Managing from a distance

100 plus days into COVID-19 restrictions and I can confirm I still don’t like working from home. I have no desire of returning to the pre-March status quo – instead I dream of an workspace like the Campaign Monitors space I have lusted over for a decade or even that of Fog Creek from even earlier. One with private offices and large collaboration spaces. Socially isolated together.

This isn’t going to happen. My best bet is still going to be a garden office of some kind!

Anyway this isn’t about all of that. This is about what I see as the biggest issue on the horizon for this switch to mass distributed working.


I just don’t think many managers – at least not in the circles I operate – are ready for this massive change in how they will have to operate. Just as worrying I don’t think there is an appropriate support system available yet to help them adapt.

Too much management in recent years has been reinforced by ‘walking the floor’ thanks to the prevalence of open plan offices. It is management by presence and performance management by presenteeism. Showing up is perceived as more important than shipping outcomes. It becomes a weird mix of off the cuff and process driven but removes the responsibility of managers to ‘lead’ or communicate objectives clearly. As long as their teams see them and engage with them at the assigned times and in the approved manner then they are seen as a success whether or not that team actually understands how they fit in with the wider vision of the organisations – never mind whether they successfully contribute to it.

In an office environment all of this is balanced somewhat by the osmosis effect. Teams with better managers share insights with those who don’t, walls are adorned with posters and Kanban boards, conversations are overheard in kitchens and in corridors. The institutional organism finds a way to survive.

Moving to a distributed model breaks all of that…and the longer we are in it the more broken it gets – teams went into lockdown with existing relationships and rhythms and managers continued to oversee whatever objectives was on their slate at the time…or they went into COVID crisis mode…soon that will change. New teams will spin up, new faces will join, new priorities will emerge and it will be the job of the managers to get shit done without the crutches they leaned on before.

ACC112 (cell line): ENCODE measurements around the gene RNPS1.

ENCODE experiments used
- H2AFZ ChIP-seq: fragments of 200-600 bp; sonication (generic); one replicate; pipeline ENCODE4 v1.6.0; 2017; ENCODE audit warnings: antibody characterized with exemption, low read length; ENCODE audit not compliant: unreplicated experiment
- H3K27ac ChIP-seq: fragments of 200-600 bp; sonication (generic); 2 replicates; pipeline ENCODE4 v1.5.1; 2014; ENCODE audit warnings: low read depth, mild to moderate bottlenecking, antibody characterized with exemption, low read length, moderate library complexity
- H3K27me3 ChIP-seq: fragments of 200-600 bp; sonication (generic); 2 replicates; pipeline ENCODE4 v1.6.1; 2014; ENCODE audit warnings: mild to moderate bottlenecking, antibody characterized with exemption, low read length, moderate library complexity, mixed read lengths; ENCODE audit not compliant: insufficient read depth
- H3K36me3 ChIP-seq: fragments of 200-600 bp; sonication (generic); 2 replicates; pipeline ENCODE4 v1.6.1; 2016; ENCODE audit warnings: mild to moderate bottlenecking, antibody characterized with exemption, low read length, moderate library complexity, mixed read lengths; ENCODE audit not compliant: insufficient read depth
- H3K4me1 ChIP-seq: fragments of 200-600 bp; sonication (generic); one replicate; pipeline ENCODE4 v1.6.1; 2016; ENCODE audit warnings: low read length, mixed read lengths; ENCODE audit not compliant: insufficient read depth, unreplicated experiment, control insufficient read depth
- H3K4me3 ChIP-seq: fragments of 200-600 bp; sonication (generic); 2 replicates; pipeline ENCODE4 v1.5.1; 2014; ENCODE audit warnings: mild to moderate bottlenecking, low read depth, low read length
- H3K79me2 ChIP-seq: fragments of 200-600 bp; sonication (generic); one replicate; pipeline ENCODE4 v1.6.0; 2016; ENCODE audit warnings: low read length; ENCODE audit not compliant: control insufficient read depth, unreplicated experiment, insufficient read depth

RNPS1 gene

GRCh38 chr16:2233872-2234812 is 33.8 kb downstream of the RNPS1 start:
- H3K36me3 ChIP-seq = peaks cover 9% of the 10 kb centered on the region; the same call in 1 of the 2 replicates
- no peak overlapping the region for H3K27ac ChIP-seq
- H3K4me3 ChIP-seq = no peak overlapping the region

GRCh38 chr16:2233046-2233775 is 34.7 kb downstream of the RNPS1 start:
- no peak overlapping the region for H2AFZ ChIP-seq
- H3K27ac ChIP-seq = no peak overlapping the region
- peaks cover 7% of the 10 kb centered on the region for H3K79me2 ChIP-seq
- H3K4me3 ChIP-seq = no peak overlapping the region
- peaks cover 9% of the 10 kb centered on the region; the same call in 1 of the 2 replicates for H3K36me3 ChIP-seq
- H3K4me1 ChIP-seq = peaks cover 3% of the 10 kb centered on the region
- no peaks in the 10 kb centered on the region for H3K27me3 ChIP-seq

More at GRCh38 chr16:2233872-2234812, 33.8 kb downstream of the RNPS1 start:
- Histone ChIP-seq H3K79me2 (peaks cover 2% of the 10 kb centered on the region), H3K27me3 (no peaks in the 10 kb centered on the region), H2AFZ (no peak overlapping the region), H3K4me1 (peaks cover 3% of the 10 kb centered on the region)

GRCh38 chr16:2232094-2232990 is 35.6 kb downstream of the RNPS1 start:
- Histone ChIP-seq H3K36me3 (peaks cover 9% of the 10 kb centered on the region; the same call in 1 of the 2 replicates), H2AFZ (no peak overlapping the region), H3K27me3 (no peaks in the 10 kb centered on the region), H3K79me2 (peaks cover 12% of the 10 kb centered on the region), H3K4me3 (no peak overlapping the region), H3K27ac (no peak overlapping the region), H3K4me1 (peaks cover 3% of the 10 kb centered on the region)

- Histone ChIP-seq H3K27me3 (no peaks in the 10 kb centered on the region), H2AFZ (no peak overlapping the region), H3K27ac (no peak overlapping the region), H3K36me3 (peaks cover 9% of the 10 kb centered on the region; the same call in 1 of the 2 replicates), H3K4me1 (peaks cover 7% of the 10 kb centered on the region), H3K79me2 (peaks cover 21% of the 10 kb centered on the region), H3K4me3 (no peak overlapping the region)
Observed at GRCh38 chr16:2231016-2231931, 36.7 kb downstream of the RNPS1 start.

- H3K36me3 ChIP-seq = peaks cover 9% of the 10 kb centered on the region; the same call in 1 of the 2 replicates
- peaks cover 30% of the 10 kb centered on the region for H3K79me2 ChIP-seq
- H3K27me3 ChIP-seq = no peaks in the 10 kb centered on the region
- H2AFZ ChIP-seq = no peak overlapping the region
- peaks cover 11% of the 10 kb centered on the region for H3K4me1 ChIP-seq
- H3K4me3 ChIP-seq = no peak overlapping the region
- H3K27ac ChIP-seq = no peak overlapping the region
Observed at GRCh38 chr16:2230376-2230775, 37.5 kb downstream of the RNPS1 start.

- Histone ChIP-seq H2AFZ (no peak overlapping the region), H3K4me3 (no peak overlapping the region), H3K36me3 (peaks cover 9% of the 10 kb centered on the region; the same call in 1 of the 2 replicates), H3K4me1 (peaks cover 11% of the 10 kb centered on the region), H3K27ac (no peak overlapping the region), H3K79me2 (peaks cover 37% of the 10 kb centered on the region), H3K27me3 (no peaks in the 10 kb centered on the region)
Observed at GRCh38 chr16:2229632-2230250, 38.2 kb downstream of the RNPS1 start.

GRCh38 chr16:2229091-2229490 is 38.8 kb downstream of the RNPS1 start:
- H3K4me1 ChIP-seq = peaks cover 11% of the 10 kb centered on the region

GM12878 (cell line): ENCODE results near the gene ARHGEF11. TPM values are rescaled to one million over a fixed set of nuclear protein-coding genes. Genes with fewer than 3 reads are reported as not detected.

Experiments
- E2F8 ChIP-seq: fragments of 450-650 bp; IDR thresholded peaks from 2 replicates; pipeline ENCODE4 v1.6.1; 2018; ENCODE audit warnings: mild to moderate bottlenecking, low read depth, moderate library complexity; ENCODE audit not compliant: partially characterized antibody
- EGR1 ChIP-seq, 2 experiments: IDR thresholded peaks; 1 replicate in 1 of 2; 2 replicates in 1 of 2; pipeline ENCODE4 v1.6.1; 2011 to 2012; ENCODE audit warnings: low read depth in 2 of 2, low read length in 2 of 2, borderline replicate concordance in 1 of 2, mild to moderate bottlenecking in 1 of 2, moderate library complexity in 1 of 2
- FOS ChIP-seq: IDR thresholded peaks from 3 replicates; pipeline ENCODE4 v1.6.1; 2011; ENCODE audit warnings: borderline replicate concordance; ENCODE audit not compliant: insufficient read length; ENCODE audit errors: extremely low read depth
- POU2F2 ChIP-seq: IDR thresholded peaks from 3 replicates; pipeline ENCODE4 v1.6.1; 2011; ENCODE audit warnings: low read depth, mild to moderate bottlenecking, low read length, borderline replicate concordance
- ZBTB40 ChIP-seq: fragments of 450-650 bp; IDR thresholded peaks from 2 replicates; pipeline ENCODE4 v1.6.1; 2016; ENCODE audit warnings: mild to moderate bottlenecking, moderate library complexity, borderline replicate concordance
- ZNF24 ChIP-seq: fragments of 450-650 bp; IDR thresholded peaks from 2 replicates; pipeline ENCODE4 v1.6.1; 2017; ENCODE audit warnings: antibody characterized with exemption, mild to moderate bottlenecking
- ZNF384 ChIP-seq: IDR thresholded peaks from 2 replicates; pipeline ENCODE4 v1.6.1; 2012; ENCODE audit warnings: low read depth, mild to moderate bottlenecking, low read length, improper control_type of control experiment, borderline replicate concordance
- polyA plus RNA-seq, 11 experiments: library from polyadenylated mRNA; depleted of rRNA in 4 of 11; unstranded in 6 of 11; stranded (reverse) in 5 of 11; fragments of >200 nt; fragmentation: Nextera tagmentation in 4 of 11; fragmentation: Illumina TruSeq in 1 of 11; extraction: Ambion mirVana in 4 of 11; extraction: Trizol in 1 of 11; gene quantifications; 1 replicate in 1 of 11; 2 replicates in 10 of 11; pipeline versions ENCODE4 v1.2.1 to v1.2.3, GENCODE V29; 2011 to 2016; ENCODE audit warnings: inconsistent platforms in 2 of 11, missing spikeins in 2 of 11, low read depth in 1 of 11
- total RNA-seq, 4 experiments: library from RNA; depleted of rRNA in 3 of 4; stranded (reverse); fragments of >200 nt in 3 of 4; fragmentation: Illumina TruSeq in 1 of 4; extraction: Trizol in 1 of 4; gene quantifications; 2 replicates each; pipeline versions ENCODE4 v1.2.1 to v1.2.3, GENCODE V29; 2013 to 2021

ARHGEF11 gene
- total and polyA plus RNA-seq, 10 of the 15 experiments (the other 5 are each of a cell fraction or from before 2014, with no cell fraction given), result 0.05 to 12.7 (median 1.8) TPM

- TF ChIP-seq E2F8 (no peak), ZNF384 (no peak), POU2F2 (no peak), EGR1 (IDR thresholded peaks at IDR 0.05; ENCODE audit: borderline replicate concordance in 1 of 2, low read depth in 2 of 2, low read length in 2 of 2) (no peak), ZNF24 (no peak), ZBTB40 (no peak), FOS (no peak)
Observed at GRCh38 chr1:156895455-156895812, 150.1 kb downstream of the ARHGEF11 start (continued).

Don’t get me wrong some will just try and replicate things – there is a reason the sales of staff surveillance software is going through the roof (uuurrgghhh!) but many are going to have to make like Clint in Heartbreak Ridge. Improvise. Adapt. Overcome.

Thanks to Holly I came across a really management technique that provides a great foundation for these new challenges.

Devised by Peter ‘culture eats strategy for breakfast’ Drucker ‘Management by Objectives’ (though I’d prefer ‘Management by Outcomes’ for my take) is a very modern, almost agile, approach given Drucker started popularising it in the 1950s!

At its core MBO believes that if management clearly articulates the required ‘outcomes’ (this is my version after all) then the team members will work out the best way to get it done.

This means that the outcomes and success criteria have to be clear and well communicated – putting the pressure on the managers to get this right from the start. This will be a big change for a lot of people – it isn’t about cascading messages from above but translating and unpicking them to provide ‘local’, actionable, goals for their teams. 

From then though it is a case of managers having to trust their teams and in fact supporting rather than supervising them (servant leadership is definitely a factor here). This doesn’t mean washing your hands of it all though – it just means you delegate, observe and assist where required.

Another plus is it is an approach that favours more of an asynchronous style of working – which is going to become increasingly important if we are to succeed in this new distributed environment.

I think this MBO is my natural style of management but I definitely need to work harder on setting clearer goals with better definitions of success. It is a way of working at the heart of product management – which is probably why it appeals to me so much – but for managers from other disciplines it is going to require some new tools I suspect – especially around things like providing outcomes, designing and communicating visions, providing success criteria that can be tested…whether you can learn to trust is another thing altogether.

My next blogpost will explore some of those tools and how I approach them – and how I wish I did and maybe some thoughts on building trust one video call at a time.

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